Liberals have for some time believed that all of conservatives' high-falutin' talk about "original intent" and judges who will "interpret the Constitution, not make laws" is just a crock. Rather, what they want is judges who will give them the results they want, whatever the Constitution may happen to say. "Original intent" is a particularly flexible, and therefore fundamentally bogus, rationale, since it's usually impossible to apply 18th century ideals to 21st century legal questions and arrive at a judgment based solely on your impression of what was in James Madison's mind, and therefore no matter what your preferred outcome is, you can justify it on the basis of original intent. And no one is more guilty of flinging that kind of baloney than Antonin Scalia.
But conservatives respond that liberals do the same thing, pretending to believe in abstract principles when they really just want the people they like to prevail in every case that comes before the courts. Resolving the dispute over who's right, or at least who's more right than the other side, isn't easy. But now the New York Times shares with us one study that attempted to find out, at least in the area of free speech cases. The researchers looked at hundreds of such cases to see if they could locate "in-group bias"—that is, were conservative justices more likely to decide in favor of conservative plaintiffs than liberal plaintiffs, and were liberal justices more likely to find in favor of liberal plaintiffs? This graph, from the Times story, nicely displays the findings:
What jumps out is how different the conservative justices are from the liberal justices. While all the liberal justices ruled more often for liberal plaintiffs than conservative ones, the differences tended to be pretty small. But for the conservative justices, the differences ranged from large to enormous. While the headline on the times story reads, "In Justices' Votes, Free Speech Often Means 'Speech I Agree With,'" they could have titled it, "In Conservative Justices' Votes, Free Speech Usually Means 'Speech I Agree With,'" and it would have been more accurate.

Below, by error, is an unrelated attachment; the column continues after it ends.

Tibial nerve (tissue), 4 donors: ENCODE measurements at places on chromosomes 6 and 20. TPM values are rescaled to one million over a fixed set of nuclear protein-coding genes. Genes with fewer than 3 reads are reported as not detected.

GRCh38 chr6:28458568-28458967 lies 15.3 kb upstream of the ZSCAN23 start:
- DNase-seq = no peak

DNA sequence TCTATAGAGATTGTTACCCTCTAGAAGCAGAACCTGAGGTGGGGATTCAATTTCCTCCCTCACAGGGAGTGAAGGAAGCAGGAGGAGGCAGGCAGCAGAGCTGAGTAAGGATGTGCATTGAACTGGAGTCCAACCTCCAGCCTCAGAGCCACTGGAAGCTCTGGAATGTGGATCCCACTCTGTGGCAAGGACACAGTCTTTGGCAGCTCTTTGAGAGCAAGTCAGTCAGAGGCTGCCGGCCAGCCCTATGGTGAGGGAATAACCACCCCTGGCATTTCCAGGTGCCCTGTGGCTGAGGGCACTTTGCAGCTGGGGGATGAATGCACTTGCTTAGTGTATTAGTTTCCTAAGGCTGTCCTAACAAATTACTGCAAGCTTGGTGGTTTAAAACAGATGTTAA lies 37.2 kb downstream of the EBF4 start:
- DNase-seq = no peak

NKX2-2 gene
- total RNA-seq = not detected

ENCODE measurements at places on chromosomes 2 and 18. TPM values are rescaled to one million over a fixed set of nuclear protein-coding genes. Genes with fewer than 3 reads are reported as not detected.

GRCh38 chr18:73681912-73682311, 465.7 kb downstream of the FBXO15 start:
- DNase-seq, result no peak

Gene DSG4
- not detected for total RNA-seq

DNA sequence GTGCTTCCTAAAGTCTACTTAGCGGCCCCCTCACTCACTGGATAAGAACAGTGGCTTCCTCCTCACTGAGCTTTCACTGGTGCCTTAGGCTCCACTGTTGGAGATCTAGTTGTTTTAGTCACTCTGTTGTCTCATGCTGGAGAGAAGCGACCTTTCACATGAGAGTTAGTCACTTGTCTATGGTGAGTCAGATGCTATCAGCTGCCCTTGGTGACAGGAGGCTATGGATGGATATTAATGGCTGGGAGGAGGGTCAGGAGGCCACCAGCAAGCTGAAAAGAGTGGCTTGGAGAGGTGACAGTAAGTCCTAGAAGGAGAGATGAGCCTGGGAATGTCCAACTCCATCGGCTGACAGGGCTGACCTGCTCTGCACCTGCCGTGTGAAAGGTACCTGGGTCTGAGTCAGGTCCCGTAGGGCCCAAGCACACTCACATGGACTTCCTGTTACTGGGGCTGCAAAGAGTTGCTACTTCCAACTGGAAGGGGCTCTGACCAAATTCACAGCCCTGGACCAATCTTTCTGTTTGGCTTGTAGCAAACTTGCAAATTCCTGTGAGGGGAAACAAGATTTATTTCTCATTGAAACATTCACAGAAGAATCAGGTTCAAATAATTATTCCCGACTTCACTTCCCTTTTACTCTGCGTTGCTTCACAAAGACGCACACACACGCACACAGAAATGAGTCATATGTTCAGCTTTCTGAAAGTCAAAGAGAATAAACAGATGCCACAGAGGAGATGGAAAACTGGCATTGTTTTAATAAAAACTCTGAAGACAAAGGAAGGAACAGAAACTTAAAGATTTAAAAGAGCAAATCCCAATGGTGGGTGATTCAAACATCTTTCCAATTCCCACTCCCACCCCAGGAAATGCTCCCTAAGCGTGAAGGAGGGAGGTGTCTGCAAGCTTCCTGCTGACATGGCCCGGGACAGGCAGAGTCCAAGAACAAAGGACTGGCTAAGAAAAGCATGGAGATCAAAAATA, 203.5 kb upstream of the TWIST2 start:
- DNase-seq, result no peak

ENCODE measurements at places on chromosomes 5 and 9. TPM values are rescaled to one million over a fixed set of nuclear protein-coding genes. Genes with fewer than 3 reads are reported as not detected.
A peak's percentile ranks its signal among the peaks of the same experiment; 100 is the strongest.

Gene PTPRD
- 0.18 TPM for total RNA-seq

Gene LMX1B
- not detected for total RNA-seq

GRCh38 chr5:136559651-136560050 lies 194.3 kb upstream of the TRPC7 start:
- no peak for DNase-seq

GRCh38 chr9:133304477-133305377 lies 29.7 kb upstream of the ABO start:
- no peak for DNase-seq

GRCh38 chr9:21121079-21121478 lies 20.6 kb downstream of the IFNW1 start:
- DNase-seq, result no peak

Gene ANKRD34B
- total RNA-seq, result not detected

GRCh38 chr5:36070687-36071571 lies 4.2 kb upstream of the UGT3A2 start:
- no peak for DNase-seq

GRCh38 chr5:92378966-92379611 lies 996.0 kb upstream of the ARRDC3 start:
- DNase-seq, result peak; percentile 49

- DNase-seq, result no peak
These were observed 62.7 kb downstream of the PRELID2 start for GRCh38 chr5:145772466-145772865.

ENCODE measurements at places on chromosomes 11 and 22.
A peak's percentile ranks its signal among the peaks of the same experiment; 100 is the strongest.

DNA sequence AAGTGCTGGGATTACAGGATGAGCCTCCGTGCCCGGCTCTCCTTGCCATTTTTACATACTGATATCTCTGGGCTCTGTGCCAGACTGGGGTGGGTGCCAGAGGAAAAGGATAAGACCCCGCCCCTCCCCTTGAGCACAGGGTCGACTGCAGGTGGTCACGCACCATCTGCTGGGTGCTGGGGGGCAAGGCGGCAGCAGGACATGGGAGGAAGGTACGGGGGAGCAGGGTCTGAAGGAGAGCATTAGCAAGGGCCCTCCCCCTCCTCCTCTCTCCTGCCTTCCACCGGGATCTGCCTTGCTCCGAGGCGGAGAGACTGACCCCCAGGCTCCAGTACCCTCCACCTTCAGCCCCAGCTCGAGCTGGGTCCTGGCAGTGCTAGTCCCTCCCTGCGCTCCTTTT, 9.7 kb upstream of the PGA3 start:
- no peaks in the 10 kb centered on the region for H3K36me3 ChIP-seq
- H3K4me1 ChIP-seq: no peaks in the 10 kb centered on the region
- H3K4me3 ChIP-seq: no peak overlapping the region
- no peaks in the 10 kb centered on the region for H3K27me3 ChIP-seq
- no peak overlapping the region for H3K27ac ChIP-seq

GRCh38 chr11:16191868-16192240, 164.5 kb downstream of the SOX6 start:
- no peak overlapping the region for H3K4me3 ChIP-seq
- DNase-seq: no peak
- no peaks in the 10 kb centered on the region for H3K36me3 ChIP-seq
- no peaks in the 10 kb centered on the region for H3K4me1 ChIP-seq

We don't know whether this pattern holds in other kinds of cases, but I wouldn't be at all surprised if it did—if, for instance, the liberal justices were slightly more likely to strike down a conservative regulation, while the conservative justices were much more likely to strike down a liberal regulation. And this kind of pattern has analogues in many different areas of politics.
For instance, we all know that Washington has become more "polarized" in recent years, and if you listened to the way the media talk about it, you'd think that Democrats and Republicans have moved away from the center at similar speeds, each becoming equally opposed to compromise and intransigent. But that isn't true. According to the Poole-Rosenthal DW-NOMINATE data, which are the state of the art in measuring congressional votes, what has happened in recent years is that Democrats in Congress have become slightly more liberal, while Republicans have become massively more conservative. (If you go to this page, you can see the data by scrolling down to the charts labeled "Party Means on Liberal-Conservative Dimension" for both the House and Senate.)
Or to take another area, both liberals and conservatives are sometimes confronted with cognitive dissonance when the world turns out not to be how they would like it to be. But while liberals end up being slightly more likely than conservatives to believe some things that aren't true, conservatives are hugely more likely, on a range of topics from climate change to whether we found Saddam Hussein's fictional weapons of mass destruction to whether Barack Obama is a United States citizen, to simply deny reality and convince themselves that the world accords with their preferences (Chris Mooney documented many of the ways conservatives are more likely to engage in "motivated reasoning," processing information through the filter of their pre-existing beliefs, in his book The Republican Brain).
There are other things you could add to that list, depending on your opinions. Most Democrats I know would probably say that while people on their side sometimes play dirty in campaigns, Republicans always play dirty, and much dirtier. On the other hand, Republicans would probably say just the opposite. But this study provides some pretty compelling evidence that when you last heard Antonin Scalia say that all he cares about is the intent of the Founders, and you thought he was full of crap, you were absolutely right.
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